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UAW Workers Reject Proposal; Nearly 4,000 Go on Strike Against Mack Trucks

The United Auto Workers Union rejected a proposed contract by a 73% “no” vote and swore to strike Volvo-Group-owned Mack Trucks in three states beginning Monday morning. The UAW voted against ratification of a new five-year collective bargaining agreement covering about 3,900 employees in Pennsylvania, Maryland, and Florida.

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UAW Strike Costs Billions in Losses with No End in Sight

The United Auto Workers (UAW) strike has caused billions in economic damage and could further harm supply chains and local economies as the union and automakers fail to reach a deal.

The UAW has been undergoing a partial strike against the Big Three automakers — Ford, General Motors and Stellantis — which most recently expanded to a total of 43 locations after negotiations failed to reach a contract by the Sept. 14 deadline, already causing $3.95 billion in economic losses as of Tuesday, according to the Anderson Economic Group. The strike could be devastating to the Big Three’s market position, and stoppages could have greater effects downstream as supply chains are unable to move and local economies suffer, according to experts who spoke with the Daily Caller News Foundation.

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Automakers Lay Off More Workers as Strike Takes Its Toll

Major automakers have laid off even more employees as union workers continue to strike at several manufacturing plants amid contract negotiations, according to The Wall Street Journal.

Ford and General Motors laid off an additional 500 workers this week, bringing the total number of workers that have lost their jobs at the companies to a combined 6,000 following a strike from the United Auto Workers (UAW), according to the WSJ. UAW is currently striking against Ford, GM and Stellantis at 43 manufacturing plants using a targeted strike strategy, with many workers remaining on the job as contract negotiations continue.

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UAW Reaches ‘Tentative Agreement’ with Mack Trucks in Three States

The United Auto Worker’s Union has reached a “tentative agreement” on a new five-year agreement with the Volvo-Group-owned Mack Trucks in three states.  The union posted on social media that nearly 4,000 UAW members at Mack Trucks in Pennsylvania, Maryland and Florida (UAW Region 8 & Region 9) have a tentative agreement.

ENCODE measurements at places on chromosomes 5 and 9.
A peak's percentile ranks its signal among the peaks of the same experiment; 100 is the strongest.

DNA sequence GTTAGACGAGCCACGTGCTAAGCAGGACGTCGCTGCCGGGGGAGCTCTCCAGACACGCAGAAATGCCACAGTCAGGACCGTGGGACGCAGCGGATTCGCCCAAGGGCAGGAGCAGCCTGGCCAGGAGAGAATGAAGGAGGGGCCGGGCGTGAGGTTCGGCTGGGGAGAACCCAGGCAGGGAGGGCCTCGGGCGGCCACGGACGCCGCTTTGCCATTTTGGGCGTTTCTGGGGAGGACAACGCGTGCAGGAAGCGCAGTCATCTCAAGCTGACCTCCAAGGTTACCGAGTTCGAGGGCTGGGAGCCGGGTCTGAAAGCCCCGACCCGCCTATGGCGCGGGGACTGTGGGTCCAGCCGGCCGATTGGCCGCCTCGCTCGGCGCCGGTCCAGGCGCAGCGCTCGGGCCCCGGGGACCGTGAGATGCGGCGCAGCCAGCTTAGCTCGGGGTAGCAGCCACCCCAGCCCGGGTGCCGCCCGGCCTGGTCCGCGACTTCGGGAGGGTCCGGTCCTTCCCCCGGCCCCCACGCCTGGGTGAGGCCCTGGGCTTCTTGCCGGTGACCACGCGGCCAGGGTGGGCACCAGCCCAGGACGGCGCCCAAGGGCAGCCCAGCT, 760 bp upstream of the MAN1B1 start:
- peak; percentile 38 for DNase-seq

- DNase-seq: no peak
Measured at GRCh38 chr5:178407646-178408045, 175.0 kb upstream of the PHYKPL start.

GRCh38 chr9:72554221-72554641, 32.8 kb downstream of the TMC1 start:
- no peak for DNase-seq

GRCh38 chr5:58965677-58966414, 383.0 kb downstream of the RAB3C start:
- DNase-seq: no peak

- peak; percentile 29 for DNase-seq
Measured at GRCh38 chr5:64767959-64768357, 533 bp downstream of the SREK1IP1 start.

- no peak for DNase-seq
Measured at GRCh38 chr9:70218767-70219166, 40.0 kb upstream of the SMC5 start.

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Second GOP Presidential Debate Turns Into a Rhetorical Brawl as Candidates Jockey for Position in Trump-Dominated Race

In a second GOP presidential debate that often seemed more like a disorderly reality TV show, the Babylon Bee’s satirical news headline may have best captured the mood of viewers: ‘Mute Button’ Wins GOP Debate.

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Worker Freedom Group: There Are Protections for Auto Workers Who Don’t Want to Strike

As Big Labor-bought President Joe Biden made his trip to Detroit on Tuesday for a photo-op stop on the United Auto Workers (UAW) picket lines, a worker freedom organization reminded those swept up in the UAW action that there are protections for workers who don’t want to strike. Nearly two…

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Ford Pauses Michigan EV Battery Plant, Union Says Decision Is ‘Barely-Veiled Threat’ to Cut Jobs

Ford is pausing work on its $3.5 billion electric vehicle battery plant over concerns that the automobile manufacturer will be unable to operate the planned Michigan factory competitively in a decision that the United Auto Workers union says is a “barely-veiled threat” to cut jobs amid a strike against the company.

Officials have not made a final decision on whether the plant, which is set to be located in southern Michigan near the town of Marshall, will become operational, Ford spokesperson T.R. Reid said, CNN reported Monday.

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UAW Announces Massive Expansion of Strike Against Major Automakers